Mr. Lindsey’s war time experience was different than what most people would think of when they associate a person’s involvement during a conflict. For one, Mr. Lindsey never actually saw any combat. Instead, his role provided necessary supplies to the troops over in Korea. Because of this, many of a typical combat soldier’s lifestyles and routines did not apply. Although the fear of the death was relatively unknown to most of his friends, they did still have stressful times. For example, sometimes shipments of mines would need to be made faster, forcing the evaluating teams to work harder and longer hours. There was also the feeling of guilt when mines would come back defective. In response to this stress, Mr. Lindsey said that he and his buddies typically played, “lots of cards…pinnacle.” This was primarily reserved as a weekend activity but occasionally, in times of low work, would be the recreation during the week as well. Life in the Caribbean was drastically different than life over in Korea, and goes to show how soldiers can serve vital roles even if not directly involved in combat.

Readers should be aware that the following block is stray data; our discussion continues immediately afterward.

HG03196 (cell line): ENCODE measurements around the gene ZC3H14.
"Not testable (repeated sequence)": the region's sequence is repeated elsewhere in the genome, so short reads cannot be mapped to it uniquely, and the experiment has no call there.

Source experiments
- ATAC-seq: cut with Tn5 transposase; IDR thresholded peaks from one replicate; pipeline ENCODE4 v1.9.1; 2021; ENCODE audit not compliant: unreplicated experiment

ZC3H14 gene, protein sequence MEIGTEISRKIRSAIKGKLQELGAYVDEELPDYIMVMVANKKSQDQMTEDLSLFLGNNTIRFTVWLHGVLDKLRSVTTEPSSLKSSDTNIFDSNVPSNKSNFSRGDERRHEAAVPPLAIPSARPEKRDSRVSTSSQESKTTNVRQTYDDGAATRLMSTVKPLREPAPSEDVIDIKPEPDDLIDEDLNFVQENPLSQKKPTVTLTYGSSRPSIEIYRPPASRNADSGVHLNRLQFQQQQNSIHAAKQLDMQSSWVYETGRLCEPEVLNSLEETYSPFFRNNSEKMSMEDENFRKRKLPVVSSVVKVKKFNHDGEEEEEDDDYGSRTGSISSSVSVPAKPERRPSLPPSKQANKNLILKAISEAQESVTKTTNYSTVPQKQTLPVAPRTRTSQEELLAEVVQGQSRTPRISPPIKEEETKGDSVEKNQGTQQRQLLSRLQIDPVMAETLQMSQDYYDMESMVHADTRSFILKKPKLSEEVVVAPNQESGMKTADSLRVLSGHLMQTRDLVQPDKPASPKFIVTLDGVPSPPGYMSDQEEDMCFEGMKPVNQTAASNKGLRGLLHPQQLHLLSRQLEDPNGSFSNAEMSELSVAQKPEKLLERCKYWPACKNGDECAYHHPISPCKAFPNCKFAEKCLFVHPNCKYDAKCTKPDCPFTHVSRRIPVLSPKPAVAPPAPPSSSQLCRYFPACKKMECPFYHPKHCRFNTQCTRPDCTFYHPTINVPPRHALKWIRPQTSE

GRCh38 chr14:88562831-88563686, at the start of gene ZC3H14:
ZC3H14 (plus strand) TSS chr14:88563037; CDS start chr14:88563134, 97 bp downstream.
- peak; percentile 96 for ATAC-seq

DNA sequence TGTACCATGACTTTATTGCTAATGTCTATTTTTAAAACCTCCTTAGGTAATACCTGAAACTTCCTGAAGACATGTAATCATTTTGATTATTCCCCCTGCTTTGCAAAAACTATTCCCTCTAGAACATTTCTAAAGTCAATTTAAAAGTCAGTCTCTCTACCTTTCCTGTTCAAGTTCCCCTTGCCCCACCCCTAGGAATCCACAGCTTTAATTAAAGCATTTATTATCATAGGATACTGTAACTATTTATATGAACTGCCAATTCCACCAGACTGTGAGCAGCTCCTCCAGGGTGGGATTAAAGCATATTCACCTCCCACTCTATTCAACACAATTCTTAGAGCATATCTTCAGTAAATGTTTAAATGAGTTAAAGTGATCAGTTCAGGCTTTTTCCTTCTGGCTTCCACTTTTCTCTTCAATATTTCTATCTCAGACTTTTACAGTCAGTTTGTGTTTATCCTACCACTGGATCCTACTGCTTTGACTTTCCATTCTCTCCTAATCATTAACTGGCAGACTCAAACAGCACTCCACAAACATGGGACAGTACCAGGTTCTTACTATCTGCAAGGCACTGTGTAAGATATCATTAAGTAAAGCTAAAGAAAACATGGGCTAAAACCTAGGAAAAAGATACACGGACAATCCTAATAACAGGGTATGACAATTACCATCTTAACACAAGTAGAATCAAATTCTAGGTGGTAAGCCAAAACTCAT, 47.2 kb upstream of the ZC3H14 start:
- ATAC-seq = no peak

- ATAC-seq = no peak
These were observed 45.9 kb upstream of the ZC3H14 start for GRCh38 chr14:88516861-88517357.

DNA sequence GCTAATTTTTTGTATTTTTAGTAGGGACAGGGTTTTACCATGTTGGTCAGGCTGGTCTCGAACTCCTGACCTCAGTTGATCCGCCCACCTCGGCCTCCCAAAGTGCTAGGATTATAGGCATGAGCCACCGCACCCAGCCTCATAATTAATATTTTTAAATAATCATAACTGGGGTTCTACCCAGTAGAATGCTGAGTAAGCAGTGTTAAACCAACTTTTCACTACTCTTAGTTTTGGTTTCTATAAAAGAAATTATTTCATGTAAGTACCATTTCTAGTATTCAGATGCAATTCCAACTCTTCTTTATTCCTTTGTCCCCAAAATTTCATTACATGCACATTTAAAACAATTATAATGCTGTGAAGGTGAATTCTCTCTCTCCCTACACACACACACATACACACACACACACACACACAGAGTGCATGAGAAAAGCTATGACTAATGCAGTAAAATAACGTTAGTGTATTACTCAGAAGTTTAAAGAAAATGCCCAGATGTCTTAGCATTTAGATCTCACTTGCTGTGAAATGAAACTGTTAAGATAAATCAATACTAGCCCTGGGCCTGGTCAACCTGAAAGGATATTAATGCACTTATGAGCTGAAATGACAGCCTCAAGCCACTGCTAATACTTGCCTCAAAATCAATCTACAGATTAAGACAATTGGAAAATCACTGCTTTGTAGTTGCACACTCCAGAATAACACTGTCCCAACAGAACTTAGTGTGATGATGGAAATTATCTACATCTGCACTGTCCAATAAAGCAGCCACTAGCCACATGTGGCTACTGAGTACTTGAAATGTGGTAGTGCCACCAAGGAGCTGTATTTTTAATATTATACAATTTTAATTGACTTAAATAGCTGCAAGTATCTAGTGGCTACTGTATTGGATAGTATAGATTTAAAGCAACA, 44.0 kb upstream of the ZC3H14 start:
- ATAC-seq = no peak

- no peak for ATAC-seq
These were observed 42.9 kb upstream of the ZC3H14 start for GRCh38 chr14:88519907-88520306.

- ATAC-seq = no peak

One of the most important factors in any military conflict or involvement deals with the morale of those involved, before, during and after the conflict as well as the amount of patriotism of the time. When asked how he felt, Mr. Lindsey first replied, “No, I was not opposed to the war…” He continued to talk of the morale situation stating that after the war had started it was “good” as well as while he was there. He emphasized that there was much patriotism back then, much more than currently. Mr. Lindsey related much of what happened back then to the present as well, making examples out of Vietnam and Kuwait as well. Patriotism was much greater during the Korean War, less during the Vietnam Conflict, and slightly less during Desert Storm. Mr. Lindsey felt as though politicians stepped in too much during each of the above conflicts, and because of this, a proper job could not be conducted, and each time, “we never learned our lesson.” He also pointed out that much of this can be applied today, during operation Iraqi Freedom. Politicians are stepping in too much and trying to fix the problem, when ultimately the responsibility should fall to the soldiers. After the war, Mr. Lindsey said he had regret for not finishing the job. Instead, “proper victory was not achieved,” and the job was not finished the way it should have been.